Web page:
Drucker's books and scholarly and popular articles explored how humans are organized across the business, government, and nonprofit sectors of society. He is one of the best-known and most widely influential thinkers and writers on the subject of management theory and practice. His writings have predicted many of the major developments of the late twentieth century, including privatization and decentralization; the rise of Japan to economic world power; the decisive importance of marketing; and the emergence of the information society with its necessity of lifelong learning. In 1959, Drucker coined the term “knowledge worker" and later in his life considered knowledge worker productivity to be the next frontier of management. Peter Drucker gave his name to three institutions: the Drucker Institute and the Peter F. Drucker and Masatoshi Ito Graduate School of Management, both at Claremont Graduate University, and the Peter F. Drucker Academy. The annual Global Peter Drucker Forum in his hometown of Vienna, honors his legacy.
Peter Drucker was of Jewish descent on both sides of his family, but his parents converted to Christianity and lived in what he referred to as a "liberal" Lutheran Protestant household in Austria-Hungary. His mother Caroline Bondi had studied medicine and his father Adolf Drucker was a lawyer and high-level civil servant. Drucker was born in Vienna, Austria, in a small village named Kaasgraben (now part of the 19th district of Vienna-Döbling). He grew up in a home where intellectuals, high government officials, and scientists would meet to discuss new ideas.
After graduating from Döbling Gymnasium, Drucker found few opportunities for employment in post-World War Vienna, so he moved to Hamburg, Germany, first working as an apprentice at an established cotton trading company, then as a journalist, writing for Der Österreichische Volkswirt (The Austrian Economist). Drucker then moved to Frankfurt, where he took a job at the Daily Frankfurter General-Anzeiger. While in Frankfurt, he also earned a doctorate in international law and public law from the University of Frankfurt in 1931.
In 1933, Drucker left Germany for England. In London, he worked for an insurance company, then as the chief economist at a private bank. He also reconnected with Doris Schmitz, an acquaintance from the University of Frankfurt, and they married in 1934. The couple permanently relocated to the United States, where he became a university professor as well as a freelance writer and business consultant.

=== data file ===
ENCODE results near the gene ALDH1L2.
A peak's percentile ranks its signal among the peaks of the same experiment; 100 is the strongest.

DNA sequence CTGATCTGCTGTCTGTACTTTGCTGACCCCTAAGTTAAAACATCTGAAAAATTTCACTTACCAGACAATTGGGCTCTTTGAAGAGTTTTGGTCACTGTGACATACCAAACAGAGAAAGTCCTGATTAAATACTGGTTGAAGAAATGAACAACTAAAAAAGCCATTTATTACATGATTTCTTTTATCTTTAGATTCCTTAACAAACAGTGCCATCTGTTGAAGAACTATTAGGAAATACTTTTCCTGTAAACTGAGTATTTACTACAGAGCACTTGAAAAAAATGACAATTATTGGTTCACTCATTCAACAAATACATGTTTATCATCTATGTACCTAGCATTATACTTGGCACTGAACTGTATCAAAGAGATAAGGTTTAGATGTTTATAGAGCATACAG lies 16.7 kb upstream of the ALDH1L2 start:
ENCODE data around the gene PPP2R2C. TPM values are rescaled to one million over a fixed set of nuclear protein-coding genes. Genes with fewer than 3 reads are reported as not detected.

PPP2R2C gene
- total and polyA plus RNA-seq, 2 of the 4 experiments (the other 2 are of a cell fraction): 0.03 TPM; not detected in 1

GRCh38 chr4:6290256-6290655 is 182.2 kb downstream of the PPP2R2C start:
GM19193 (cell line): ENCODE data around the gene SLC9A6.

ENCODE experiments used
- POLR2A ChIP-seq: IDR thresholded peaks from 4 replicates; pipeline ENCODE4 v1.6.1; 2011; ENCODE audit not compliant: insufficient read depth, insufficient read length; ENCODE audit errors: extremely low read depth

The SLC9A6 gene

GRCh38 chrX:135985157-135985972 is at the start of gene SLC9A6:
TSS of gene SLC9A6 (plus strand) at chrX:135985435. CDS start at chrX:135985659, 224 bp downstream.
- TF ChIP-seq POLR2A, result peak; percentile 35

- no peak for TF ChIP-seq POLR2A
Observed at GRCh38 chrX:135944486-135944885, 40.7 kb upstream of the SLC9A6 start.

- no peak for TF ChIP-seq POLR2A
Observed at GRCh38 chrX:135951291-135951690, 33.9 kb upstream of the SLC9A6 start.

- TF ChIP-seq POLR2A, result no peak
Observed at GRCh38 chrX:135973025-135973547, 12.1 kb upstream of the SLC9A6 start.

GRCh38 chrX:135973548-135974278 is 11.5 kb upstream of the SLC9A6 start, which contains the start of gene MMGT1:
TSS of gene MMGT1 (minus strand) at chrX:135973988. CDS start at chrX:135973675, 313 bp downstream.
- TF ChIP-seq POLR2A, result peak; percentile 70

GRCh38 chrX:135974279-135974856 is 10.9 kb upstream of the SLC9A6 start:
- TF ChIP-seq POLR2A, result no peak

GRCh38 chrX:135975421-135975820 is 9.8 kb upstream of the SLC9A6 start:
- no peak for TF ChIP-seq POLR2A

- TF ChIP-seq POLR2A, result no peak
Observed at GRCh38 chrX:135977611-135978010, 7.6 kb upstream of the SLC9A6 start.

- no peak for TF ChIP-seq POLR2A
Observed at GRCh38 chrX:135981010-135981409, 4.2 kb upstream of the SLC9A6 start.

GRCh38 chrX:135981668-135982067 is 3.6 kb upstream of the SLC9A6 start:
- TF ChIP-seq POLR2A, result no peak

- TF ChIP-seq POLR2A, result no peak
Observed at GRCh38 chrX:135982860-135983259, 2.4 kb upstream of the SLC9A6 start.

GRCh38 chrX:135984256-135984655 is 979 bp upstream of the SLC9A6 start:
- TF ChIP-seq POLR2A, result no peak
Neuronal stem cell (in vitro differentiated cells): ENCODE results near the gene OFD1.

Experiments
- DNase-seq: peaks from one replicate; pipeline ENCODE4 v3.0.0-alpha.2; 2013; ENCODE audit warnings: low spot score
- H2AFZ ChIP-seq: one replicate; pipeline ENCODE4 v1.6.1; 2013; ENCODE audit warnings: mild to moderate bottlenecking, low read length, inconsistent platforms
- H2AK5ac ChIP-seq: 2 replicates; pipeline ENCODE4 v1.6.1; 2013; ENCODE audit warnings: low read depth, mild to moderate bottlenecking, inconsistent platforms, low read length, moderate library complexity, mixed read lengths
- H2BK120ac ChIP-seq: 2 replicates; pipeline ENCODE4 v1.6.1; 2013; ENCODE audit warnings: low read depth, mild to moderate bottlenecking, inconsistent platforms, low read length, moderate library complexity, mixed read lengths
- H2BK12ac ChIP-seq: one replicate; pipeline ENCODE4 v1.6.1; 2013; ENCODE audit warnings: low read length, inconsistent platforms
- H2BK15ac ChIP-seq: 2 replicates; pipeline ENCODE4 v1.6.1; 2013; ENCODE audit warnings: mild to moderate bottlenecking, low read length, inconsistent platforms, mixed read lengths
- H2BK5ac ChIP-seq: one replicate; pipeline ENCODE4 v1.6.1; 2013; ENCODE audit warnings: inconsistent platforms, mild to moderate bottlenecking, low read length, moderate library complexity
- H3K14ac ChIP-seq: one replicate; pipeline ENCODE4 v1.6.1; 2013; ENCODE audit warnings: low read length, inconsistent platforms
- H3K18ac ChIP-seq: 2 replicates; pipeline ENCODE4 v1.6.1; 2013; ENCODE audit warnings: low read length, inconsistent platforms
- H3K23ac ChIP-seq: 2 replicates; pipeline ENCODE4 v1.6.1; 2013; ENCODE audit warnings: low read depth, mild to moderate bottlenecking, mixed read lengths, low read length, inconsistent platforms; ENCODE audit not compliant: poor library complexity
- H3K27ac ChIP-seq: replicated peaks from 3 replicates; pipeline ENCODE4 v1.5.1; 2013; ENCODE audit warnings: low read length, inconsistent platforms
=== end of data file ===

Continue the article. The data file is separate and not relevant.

In 1943, Drucker became a naturalized citizen of the United States. He then had a distinguished career as a teacher, first as a professor of politics and philosophy at Bennington College from 1942 to 1949, then twenty-two years at New York University as a Professor of Management from 1950 to 1971.
Drucker went to California in 1971, where he developed one of the country's first executive MBA programs for working professionals at Claremont Graduate University (then known as Claremont Graduate School). From 1971 until his death, he was the Clarke Professor of Social Science and Management at Claremont. Claremont Graduate University's management school was named the Peter F. Drucker Graduate School of Management in his honor in 1987 (later renamed the Peter F. Drucker and Masatoshi Ito Graduate School of Management). He established the Drucker Archives at Claremont Graduate University in 1999; the Archives became the Drucker Institute in 2006. Drucker taught his last class in 2002 at age 92. He continued to act as a consultant to businesses and non-profit organizations well into his nineties.
Among Peter Drucker's early influences was the Austrian economist Joseph Schumpeter, a friend of his father’s, who impressed upon Drucker the importance of innovation and entrepreneurship. Drucker was also influenced, in a much different way, by John Maynard Keynes, whom he heard lecture in 1934 in Cambridge. “I suddenly realized that Keynes and all the brilliant economic students in the room were interested in the behavior of commodities,” Drucker wrote, “while I was interested in the behavior of people.”